a man suffering from acid reflux

How to Improve Your Digestion

Dr. Jacob Teitelbaum, MD
This content originally appeared on 

Gastroesophageal reflux disease (GERD), also called hiatal hernia or acid reflux disease, is caused by stomach acid squirting up from the stomach into the food pipe (esophagus). This causes heartburn, reflux, or backup of acid into your throat or coughing and choking. It can get worse at night as gravity is no longer helping to keep food in your stomach. If you inhale the acid while asleep, it can also cause night sweats and worsen asthma or bronchitis. 

Having stomach acid is both necessary and normal. Your body needs to have proper nutrition, however, to make the mucous lining that protects the stomach. Instead of giving your stomach what it needs to heal, we sometimes make the mistake of turning off stomach acid to solve the problem.

The Problem with Acid Blockers

Though turning off stomach acid helps you feel better in the short term, acid blockers used for more than two months can be dangerous and addictive.

If overused, they can result in osteoporosis, poor nutrient absorption, and nutritional deficiencies. Acid blockers have also been shown to cause massive rebound acid secretion when you stop them. Wean off of them gradually.

Consider Plant-Based Digestive Enzymes

Most of the enzymes we need to digest the food we eat are naturally present in food. Enzymes are what a fruit or vegetable uses to ripen. Many years ago, food processors realized they could prolong the shelf life of food from days to years by destroying the enzymes in the food. Because of this, most enzymes have been eliminated from processed foods over the last few decades. This corresponds to the period of time in which we have seen a dramatic increase in degenerative diseases and indigestion.

When you can’t digest food properly, the acid starts to reflux up into your chest and you get burning in your solar plexus (just below the bottom of your ribs) and mid chest (called indigestion or “acid reflux”). Food should be past the stomach less than an hour after eating it. If you’re still tasting what you ate over an hour ago when you burp or have acid reflux, you’re not digesting properly and should take digestive enzymes.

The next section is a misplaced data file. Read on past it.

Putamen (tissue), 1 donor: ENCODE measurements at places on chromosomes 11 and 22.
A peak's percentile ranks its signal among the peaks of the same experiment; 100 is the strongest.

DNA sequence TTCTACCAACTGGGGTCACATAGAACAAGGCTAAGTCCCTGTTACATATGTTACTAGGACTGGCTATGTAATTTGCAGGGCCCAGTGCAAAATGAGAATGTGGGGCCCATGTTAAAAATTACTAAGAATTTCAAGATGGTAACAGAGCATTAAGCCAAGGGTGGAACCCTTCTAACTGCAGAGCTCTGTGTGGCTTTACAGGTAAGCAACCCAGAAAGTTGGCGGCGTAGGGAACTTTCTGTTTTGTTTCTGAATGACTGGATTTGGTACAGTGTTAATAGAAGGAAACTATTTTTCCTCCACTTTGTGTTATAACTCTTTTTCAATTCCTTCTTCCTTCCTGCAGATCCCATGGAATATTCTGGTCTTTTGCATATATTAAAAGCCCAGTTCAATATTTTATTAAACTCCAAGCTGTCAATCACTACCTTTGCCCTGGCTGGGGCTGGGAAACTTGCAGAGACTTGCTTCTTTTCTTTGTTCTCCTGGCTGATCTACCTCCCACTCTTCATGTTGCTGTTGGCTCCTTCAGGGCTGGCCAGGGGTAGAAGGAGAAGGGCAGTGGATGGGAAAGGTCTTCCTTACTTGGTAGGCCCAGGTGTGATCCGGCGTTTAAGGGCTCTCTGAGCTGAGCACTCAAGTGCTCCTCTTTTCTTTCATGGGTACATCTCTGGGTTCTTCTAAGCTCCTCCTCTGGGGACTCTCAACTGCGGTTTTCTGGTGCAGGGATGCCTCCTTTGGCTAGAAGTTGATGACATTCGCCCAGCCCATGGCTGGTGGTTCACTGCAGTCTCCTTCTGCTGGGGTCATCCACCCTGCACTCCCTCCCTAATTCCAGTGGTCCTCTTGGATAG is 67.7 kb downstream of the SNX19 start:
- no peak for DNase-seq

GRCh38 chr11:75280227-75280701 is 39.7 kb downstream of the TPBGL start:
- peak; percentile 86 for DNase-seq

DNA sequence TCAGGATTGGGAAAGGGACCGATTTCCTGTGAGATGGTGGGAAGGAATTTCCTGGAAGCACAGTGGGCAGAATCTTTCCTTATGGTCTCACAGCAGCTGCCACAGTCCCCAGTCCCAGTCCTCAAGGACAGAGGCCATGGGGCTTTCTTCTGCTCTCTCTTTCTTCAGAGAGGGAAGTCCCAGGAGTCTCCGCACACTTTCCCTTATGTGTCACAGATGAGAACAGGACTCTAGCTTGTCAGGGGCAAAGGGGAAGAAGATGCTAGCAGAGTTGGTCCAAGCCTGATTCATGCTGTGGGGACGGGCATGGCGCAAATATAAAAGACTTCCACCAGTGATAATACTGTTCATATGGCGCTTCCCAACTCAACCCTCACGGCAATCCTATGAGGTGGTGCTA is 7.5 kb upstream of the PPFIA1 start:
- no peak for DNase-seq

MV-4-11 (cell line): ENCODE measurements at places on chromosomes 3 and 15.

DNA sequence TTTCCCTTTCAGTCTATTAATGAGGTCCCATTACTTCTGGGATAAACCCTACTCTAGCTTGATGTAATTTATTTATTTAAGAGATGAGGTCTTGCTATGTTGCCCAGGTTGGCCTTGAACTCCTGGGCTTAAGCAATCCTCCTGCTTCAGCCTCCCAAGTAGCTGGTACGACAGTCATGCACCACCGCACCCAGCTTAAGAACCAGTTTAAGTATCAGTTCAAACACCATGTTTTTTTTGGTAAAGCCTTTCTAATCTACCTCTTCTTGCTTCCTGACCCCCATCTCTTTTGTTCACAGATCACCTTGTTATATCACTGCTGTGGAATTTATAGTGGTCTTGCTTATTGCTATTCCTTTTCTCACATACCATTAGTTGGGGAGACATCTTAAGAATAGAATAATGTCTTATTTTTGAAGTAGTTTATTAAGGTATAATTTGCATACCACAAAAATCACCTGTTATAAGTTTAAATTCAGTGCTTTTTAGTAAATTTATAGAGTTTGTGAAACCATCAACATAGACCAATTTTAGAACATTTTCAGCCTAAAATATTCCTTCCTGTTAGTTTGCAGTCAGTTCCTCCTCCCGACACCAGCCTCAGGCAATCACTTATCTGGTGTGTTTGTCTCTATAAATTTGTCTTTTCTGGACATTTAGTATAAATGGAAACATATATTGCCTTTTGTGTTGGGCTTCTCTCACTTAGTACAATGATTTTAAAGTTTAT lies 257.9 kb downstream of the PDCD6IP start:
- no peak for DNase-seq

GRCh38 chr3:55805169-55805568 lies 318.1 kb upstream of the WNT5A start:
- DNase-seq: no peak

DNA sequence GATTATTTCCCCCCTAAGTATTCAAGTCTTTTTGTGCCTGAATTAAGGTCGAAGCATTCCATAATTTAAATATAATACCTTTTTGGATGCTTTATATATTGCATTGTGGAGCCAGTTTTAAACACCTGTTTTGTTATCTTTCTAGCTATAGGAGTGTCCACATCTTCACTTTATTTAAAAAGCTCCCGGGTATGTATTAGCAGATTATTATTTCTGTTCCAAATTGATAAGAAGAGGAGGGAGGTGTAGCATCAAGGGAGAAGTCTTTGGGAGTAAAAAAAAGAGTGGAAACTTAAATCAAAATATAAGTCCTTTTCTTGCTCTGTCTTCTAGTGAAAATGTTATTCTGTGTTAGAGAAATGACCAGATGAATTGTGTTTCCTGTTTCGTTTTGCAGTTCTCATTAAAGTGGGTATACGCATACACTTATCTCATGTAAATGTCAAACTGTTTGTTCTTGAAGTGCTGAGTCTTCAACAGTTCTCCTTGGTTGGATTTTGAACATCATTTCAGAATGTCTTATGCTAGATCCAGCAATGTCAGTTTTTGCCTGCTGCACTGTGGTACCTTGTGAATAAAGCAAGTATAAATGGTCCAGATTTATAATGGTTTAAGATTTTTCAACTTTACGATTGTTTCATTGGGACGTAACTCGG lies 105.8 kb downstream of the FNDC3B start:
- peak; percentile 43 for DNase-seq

Recommended Supplements

In addition to plant-based digestive enzymes, consider the following:

  • For immediate heartburn relief, instead of plain calcium antacids, which can increase heart attack risk, try chewables that also contain magnesium and vitamins D and K to protect the heart. The mineral magnesium has a side benefit of easing constipation.
  • Try licorice tablets before meals. Slippery elm and the herb marshmallow also support the stomach lining.
  • Mastic gum, 1,000 milligrams twice a day for one to two months, can kill an H. Pylori indigestioncausing infection in the stomach and may help heal the stomach’s natural protective lining.
  • Enteric-coated probiotics can promote healthy digestion and improve nutrient absorption.

Other Lifestyle Tips

  • Avoid drinking cold drinks with meals. Cold temps inactivate digestive enzymes.
  • Being overweight can aggravate daytime acid reflux. Maintain a normal weight. Losing even five to ten pounds can help.
  • Don’t eat within two hours before bedtime and take a plant-based digestive enzyme an hour before bed. This will ensure your stomach is empty when you sleep.
  • If certain foods cause indigestion, don’t eat them. Food allergies can be eliminated with NAET.

For Night-Time Reflux

  • Take 12 teaspoon of bicarbonate of soda in 4 ounces of water at bedtime to neutralize the acid in your stomach (not for children under 16). If you have high blood pressure, use food-grade potassium bicarbonate.
  • Sleep with your upper body elevated at least 6 to 8 inches.
  • Taking 5 to 6 milligrams of melatonin at bedtime can decrease reflux.